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Glenn Beck Would Make P.T. Barnum Proud And Founding Fathers Sad


Dare To Dream has often pointed out the similarities of Fox News personality Glenn Beck to Sinclair Lewis’s 1935 novel, It Can’t Happen Here and have stated our belief that America has more to fear from the far right than from the left.

We also have pointed out the many similarities to “Elmer Gantry” and Beck’s religious zeal and hypocrisy.

After watching Mr. Beck the other night, I have come to the conclusion that P.T. Barnum would be very proud of the Fox News “huckster” and would be proud that he sees someone using the Barnum’s adage about “suckers.” Oh well, Beck, like Barnum, does call himself an “entertainer.”

Beck’s fascination to the “founding fathers”, their faith and Beck’s fight against the “radical left” does seem more show than fact.

Beck has elevated to almost hero and god like status, Thomas Paine. Even trying to legitimize Beck’s new book by making it look like Paine’s pamphlets and writings. But can we say Paine was a “founding father,” I say the facts point otherwise.

Thomas Paine’s signature does not appear on the Declaration of Independence and he did not sign the Constitution. He was never a representative in any year of the Continental Congress, in fact my distant relative, General Edward Hand, has more claim to the title of “founding father” for being by George Washington’s side at Yorktown and because of his representation as a member of the Continental Congress in 1784, then Thomas Paine.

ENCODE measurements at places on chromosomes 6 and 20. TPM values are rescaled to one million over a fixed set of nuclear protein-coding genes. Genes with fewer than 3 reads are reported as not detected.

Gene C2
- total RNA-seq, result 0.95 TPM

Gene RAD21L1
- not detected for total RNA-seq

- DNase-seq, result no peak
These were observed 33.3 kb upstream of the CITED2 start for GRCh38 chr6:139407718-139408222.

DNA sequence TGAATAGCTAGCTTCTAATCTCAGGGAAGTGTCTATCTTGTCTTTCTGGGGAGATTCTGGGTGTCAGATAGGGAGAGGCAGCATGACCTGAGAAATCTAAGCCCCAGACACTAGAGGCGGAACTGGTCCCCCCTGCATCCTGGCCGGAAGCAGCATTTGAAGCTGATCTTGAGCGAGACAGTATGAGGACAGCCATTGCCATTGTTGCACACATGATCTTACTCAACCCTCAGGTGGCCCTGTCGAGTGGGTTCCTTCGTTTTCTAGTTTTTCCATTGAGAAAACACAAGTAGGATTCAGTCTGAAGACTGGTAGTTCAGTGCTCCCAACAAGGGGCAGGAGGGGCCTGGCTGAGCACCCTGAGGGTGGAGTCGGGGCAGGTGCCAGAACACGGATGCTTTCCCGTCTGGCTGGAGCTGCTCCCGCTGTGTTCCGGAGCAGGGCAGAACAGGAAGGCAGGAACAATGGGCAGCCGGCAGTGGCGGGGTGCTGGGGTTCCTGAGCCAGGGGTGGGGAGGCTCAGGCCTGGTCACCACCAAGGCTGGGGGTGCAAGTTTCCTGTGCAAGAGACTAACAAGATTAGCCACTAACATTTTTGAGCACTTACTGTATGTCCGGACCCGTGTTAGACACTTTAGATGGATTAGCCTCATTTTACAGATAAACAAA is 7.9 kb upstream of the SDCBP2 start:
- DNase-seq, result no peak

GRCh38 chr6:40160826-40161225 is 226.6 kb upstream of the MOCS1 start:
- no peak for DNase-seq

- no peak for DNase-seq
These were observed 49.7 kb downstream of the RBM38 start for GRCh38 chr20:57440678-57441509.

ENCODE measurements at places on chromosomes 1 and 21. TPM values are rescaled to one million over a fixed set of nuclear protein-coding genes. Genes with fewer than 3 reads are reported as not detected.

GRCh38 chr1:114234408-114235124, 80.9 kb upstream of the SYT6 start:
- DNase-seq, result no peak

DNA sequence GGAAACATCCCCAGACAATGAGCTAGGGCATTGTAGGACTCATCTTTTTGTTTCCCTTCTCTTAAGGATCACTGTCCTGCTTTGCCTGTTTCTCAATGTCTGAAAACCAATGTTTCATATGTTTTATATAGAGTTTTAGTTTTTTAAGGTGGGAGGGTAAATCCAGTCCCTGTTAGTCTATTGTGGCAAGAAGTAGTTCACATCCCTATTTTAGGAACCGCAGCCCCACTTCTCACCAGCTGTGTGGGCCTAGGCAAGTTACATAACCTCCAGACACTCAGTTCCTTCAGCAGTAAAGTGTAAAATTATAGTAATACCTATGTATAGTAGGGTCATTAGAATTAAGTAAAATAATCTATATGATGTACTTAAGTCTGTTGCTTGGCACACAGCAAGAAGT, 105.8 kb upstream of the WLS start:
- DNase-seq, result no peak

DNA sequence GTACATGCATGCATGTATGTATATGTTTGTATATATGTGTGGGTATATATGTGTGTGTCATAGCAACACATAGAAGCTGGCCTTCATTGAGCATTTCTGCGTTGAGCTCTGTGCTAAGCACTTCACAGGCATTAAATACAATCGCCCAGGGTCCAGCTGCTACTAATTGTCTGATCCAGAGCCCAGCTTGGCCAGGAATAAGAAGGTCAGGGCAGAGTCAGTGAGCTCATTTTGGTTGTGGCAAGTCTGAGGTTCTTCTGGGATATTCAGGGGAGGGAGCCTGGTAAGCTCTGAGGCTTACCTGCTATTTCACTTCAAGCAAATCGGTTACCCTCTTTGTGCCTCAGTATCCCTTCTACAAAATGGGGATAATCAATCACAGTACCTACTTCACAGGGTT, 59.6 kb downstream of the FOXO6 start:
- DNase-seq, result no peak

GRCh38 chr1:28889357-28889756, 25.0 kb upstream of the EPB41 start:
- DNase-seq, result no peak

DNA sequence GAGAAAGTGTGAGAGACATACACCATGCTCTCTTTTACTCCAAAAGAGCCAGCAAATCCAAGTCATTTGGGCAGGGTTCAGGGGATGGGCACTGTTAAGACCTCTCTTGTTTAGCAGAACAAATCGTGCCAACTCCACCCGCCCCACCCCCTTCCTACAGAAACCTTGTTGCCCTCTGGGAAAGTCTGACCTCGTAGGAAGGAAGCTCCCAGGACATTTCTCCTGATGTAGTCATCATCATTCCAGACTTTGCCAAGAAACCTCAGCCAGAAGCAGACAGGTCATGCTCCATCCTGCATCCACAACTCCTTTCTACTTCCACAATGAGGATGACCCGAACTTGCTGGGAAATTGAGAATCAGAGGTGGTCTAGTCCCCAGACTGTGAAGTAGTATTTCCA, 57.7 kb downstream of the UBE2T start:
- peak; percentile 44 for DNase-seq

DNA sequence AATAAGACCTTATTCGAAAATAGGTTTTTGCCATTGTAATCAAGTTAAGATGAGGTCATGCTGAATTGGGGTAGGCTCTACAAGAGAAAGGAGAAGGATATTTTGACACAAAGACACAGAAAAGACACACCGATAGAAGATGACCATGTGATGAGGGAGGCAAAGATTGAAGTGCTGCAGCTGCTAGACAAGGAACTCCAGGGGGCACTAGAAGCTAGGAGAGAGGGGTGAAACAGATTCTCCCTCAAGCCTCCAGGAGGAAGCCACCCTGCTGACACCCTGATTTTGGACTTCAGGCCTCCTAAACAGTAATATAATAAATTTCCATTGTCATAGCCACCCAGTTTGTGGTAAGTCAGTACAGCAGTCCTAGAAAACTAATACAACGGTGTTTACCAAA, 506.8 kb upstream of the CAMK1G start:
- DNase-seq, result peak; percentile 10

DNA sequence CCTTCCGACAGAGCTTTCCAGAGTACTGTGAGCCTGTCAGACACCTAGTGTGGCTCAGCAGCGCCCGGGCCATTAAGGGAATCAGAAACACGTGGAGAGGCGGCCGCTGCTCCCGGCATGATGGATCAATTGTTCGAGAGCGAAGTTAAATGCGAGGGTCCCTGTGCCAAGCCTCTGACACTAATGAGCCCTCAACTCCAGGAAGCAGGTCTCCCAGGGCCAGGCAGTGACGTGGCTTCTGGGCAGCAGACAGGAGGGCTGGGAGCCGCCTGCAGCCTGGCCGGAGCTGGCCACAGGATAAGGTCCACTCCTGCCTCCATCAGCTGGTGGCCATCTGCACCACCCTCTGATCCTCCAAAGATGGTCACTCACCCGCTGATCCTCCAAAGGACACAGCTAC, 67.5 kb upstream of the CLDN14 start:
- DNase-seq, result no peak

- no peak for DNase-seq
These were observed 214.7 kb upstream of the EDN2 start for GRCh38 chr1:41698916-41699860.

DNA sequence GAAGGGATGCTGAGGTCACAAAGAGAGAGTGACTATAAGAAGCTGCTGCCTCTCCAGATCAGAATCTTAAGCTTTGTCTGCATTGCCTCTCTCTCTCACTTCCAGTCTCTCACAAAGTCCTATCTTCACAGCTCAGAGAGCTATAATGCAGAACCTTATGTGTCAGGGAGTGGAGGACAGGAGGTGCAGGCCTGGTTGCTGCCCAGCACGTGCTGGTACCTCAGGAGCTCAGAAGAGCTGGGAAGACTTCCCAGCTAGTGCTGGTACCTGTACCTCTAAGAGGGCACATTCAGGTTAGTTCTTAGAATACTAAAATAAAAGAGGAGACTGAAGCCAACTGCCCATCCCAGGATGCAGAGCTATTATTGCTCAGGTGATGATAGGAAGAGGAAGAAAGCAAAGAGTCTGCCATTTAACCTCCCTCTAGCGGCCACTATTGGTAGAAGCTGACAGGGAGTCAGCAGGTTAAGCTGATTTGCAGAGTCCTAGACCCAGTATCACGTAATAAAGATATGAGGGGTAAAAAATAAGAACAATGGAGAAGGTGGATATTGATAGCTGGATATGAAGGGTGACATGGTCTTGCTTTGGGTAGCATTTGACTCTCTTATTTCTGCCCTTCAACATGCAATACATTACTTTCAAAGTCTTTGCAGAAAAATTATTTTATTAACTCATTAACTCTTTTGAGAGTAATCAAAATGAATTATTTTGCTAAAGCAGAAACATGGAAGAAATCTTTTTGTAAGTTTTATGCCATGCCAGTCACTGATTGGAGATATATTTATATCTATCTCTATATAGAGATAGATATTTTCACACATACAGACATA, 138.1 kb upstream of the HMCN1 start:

Beck has elevated Paine to hero like status without ever mentioning that in 1777 he became Secretary to the Congressional Committee of Foreign Affairs, but was obligated to resign in 1779, because he gave away confidential state secrets about negotiations with France. Wouldn’t that put him in the same class as General Benedict Arnold?

John Quincy Adams writings show that Paine was not one of his heroes. “To say that he hated the Monarchy (Paine) is inaccurate and misleading. He hated all government and was an Anarchist.”

Beck has an “anarchist” as a hero but goes after the left for being “socialist and surrounded by anarchist.” Hypocrisy, which does seem to be the favorite tool of the “far right” when pontificating on issues.

What do real “founding fathers” say about Thomas Paine?

Benjamin Rush says of Paine, “…absurd and impious.”